Serving in Albania helped me develop pride in my Jewish identity

A group of people stand behind an American flag, smiling.
By Christopher Klimovitz
Dec. 7, 2020

As I sit and write this, I look back on my experiences and the people who I had the honor to meet, and I am deeply grateful to them.

I am a Jewish American. I began my Peace Corps experience in the Republic of Albania in March 2016, and completed it in April 2018.

Not long before I began my service, I was a graduate student completing a degree in international peace and conflict resolution. Following graduation, I felt adrift—as if my life was tossed into the tempest of the unknown. During this time, I didn’t know where to live or what I would end up doing with my life. In the midst of this struggle, I remember hearing about the Peace Corps. That’s when I began my research. That research sparked my interest and that interest was kindled into excitement. After much deliberation, I applied to be an English teacher in Albania, and I was accepted.

On the plane from Miami to Vienna, enroute to Tirana, I found myself frantically questioning whether or not I was truly cut out for the Peace Corps. After arriving in Albania and all the way through the hustle and bustle of training, I continued questioning myself. I knew I had much to learn about life, Albania, and its people, though, so I decided to stay.

Following training, I was sent to a village community in the mountainous northeast of the country—near the border of North Macedonia. It was sink or swim. On my first night in my new community, I was welcomed by my host family like I had never been welcomed before. Here I was, an introvert thrust into a family of extroverts, and I had only started to learn the Albanian language. Despite that, breaking bread and eating together (the biggest meal I had ever eaten before), I learned the Albanian custom of kindness towards outsiders. My nervousness began to melt and I knew that I had found a support system.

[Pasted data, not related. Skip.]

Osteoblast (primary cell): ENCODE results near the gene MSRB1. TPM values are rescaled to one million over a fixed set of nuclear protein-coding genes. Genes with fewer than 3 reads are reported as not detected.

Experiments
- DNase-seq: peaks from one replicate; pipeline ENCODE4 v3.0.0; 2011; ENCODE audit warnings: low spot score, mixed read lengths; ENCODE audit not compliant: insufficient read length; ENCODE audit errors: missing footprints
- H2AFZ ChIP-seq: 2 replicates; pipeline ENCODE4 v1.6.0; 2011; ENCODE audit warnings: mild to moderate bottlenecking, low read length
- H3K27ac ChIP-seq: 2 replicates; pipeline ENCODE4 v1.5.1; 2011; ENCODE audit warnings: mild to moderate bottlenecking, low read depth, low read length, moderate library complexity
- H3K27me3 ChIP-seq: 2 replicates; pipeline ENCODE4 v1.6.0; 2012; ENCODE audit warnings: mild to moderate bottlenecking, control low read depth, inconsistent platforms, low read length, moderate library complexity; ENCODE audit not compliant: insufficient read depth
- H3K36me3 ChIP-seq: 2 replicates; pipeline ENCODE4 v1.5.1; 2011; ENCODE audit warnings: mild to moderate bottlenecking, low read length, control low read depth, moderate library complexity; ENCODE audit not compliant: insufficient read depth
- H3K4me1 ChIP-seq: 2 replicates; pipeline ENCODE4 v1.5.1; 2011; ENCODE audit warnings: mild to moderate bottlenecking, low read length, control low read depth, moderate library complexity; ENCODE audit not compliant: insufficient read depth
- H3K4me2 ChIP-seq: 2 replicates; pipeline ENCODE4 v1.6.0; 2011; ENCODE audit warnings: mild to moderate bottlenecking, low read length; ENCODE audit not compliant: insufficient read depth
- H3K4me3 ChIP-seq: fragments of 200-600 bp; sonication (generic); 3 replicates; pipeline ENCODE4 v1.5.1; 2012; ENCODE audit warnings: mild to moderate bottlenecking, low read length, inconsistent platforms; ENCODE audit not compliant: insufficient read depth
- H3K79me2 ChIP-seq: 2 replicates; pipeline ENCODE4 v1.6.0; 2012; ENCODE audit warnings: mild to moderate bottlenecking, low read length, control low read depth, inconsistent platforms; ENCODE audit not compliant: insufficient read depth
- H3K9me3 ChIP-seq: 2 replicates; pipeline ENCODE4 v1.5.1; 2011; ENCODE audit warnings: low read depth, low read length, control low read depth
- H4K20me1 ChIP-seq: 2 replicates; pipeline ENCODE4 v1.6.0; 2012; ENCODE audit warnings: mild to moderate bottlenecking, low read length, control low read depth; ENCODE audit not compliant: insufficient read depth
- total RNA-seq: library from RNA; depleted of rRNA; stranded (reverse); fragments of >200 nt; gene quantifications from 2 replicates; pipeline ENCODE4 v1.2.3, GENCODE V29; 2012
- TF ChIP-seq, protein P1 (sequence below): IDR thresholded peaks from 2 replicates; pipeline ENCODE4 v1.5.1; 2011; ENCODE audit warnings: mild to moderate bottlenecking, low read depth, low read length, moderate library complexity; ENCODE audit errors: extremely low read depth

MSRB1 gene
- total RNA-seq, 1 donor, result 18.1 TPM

For the longest time, I did not talk to many people about being Jewish. It was something my family at home highly discouraged, whether out of perceived concern or real. Growing up in my family, faith was personal. We were in the minority wherever we lived. When I was a teenager, there was a spate of unchecked antisemitism at my high school, which made me clam up even more. This is the reason that I hope you, dear reader, can see why I placed my Jewish identity on the back burner.

All of that changed in Albania. About a year into service I had a few conversations with my elderly neighbors about local history. We were sitting together during a rainstorm and drinking lemon tea. During our conversation, one neighbor informed me that during the Second World War, a few Jewish families escaped Germany and found safety in this region of Albania. This nugget of information caught my attention and, before I knew it, I had slid down a rabbit hole of research.

I learned that thousands of Jews were sheltered and welcomed as family by Albanians—despite being foreigners and neither Muslim (the predominant faith of Albania) nor Christian. In Albania, there is a powerful honor code called besa, or fidelity. If an Albanian becomes your friend, they will defend you to the death. In learning this, my love of Albania and its people grew tenfold. I knew I had to give back as much as I could. It would be a thank you.

Over the next year, whenever I was not teaching, I joined local friends and visited elderly community members. Soon enough, I was deep into a secondary project—collecting stories, histories, and folklore of the elderly generation.

Through much trust building, hot chocolate, lemon tea, espresso, and byrek (a delicious Albanian/Balkan dish), I visited as many homes as I could and I collected as many stories as I could. I saw preserving those memories—not allowing those stories to disappear forever—as my small way of giving back.

For the first time in a long time, I felt a real sense of community and belonging. I was part of the local besa and I found myself becoming comfortable being open with people about my Jewish American identity. In 2018, I tearfully ended my service. I returned home with a pride I had not felt before.

Life is fickle—it took living halfway around the world to discover myself. I am ever appreciative to Peace Corps and to Albania for changing my life.


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